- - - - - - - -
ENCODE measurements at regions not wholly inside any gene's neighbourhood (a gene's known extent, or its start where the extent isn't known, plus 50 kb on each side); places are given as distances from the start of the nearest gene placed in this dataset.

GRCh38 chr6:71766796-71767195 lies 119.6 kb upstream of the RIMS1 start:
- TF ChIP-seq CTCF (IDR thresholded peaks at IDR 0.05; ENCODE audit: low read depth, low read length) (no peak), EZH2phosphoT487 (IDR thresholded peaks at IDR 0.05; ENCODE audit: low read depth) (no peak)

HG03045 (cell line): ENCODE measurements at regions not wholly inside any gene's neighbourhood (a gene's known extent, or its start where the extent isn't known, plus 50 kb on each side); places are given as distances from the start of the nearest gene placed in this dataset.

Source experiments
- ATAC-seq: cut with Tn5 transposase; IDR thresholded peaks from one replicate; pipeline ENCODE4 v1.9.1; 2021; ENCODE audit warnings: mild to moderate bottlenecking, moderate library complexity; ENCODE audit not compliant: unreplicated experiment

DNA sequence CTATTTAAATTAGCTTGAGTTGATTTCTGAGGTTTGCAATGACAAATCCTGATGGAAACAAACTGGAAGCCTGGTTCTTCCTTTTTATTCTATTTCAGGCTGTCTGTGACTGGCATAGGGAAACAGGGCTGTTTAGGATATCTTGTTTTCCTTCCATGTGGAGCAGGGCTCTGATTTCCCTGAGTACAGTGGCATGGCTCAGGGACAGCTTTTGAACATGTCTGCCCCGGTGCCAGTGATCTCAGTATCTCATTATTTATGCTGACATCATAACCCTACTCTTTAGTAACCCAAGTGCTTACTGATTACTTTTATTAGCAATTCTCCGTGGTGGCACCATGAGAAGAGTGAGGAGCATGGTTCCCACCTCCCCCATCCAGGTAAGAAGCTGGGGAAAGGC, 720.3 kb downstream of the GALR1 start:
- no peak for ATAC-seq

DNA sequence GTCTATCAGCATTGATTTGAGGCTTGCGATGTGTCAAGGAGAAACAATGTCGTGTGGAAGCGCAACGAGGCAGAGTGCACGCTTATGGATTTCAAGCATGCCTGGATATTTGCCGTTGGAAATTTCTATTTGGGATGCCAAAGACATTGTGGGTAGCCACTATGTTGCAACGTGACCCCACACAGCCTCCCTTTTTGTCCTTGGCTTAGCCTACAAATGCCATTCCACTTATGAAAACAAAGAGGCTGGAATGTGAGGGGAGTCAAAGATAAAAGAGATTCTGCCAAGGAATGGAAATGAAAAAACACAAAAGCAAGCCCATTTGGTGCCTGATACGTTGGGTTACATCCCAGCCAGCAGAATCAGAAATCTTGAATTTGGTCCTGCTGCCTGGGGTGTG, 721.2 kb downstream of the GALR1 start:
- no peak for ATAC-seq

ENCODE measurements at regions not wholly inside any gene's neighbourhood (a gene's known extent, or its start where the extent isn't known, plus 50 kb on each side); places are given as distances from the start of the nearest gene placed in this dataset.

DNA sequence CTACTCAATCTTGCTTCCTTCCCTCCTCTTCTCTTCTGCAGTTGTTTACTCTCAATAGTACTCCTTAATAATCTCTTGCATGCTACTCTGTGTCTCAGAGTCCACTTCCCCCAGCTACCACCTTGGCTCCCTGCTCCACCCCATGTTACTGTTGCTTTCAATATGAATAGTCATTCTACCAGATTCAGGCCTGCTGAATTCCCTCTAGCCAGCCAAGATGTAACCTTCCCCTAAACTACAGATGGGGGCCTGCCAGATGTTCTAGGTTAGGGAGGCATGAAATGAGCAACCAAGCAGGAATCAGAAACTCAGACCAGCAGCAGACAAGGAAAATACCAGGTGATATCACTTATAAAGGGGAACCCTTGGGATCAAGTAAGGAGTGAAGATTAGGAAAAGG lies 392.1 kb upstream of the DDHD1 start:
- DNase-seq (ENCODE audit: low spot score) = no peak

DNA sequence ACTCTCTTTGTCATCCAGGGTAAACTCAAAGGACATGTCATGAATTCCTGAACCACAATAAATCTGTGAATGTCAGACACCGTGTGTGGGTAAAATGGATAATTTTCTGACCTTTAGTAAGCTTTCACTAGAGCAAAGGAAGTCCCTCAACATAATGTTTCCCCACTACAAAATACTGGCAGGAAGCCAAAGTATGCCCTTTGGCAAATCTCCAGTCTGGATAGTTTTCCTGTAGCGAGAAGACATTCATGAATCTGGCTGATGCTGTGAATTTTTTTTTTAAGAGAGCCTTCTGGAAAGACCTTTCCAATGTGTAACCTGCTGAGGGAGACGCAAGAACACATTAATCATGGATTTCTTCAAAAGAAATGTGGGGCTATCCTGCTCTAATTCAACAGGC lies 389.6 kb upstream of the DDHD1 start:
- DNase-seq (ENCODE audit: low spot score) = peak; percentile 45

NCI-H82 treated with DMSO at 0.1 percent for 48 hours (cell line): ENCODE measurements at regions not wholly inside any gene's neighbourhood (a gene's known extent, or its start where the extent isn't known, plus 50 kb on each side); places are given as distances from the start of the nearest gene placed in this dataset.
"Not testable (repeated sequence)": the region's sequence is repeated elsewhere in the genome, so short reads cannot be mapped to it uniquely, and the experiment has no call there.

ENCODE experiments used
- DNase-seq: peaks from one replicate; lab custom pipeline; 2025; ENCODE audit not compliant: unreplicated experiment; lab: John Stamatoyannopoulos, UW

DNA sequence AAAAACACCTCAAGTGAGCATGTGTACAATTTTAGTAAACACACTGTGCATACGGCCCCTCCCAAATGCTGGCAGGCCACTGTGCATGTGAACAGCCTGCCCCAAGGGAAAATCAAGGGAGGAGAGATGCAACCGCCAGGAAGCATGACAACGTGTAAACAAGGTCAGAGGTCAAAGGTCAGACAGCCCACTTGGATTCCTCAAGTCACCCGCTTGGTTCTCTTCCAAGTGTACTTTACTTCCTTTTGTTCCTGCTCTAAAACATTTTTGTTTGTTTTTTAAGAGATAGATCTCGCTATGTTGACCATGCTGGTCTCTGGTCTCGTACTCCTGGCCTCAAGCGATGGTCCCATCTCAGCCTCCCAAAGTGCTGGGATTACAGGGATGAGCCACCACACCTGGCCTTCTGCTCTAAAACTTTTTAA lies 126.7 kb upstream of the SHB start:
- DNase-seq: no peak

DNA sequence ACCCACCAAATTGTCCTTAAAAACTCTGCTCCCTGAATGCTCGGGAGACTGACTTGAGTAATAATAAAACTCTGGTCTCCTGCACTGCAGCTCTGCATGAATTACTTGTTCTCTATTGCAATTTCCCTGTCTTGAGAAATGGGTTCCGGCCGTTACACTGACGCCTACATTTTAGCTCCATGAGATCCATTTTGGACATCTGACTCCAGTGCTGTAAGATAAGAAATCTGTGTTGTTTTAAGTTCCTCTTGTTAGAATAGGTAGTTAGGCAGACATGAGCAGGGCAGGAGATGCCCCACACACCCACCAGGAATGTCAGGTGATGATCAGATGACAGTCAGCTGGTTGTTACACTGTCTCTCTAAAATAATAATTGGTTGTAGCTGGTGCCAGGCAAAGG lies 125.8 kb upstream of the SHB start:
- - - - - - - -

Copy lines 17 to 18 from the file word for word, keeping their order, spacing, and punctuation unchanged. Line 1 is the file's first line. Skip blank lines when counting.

"Not testable (repeated sequence)": the region's sequence is repeated elsewhere in the genome, so short reads cannot be mapped to it uniquely, and the experiment has no call there.

ENCODE experiments used